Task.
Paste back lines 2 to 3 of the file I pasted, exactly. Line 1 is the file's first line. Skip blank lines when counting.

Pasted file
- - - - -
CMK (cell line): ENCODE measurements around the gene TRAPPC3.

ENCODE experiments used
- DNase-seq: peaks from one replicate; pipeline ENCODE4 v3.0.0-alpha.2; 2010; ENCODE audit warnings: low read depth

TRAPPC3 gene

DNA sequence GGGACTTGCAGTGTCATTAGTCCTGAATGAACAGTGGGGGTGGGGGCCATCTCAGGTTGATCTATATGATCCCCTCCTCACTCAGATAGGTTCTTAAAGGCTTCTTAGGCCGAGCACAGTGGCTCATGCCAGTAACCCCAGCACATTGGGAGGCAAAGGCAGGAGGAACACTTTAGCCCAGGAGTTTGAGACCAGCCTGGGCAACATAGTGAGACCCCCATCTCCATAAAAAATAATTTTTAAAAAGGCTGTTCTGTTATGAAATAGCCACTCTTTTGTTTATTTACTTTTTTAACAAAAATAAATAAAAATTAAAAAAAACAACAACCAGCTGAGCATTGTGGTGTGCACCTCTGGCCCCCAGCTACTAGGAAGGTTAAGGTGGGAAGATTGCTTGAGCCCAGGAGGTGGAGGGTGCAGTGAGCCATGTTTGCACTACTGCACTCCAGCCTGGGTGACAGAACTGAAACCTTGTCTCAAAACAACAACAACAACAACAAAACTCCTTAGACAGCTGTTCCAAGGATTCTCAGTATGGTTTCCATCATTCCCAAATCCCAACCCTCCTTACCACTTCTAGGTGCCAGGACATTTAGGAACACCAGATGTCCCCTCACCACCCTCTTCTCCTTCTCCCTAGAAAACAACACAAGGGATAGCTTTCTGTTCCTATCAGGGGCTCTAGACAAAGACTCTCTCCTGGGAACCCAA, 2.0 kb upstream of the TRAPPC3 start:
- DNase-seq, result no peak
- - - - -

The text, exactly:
ENCODE experiments used
- DNase-seq: peaks from one replicate; pipeline ENCODE4 v3.0.0-alpha.2; 2010; ENCODE audit warnings: low read depth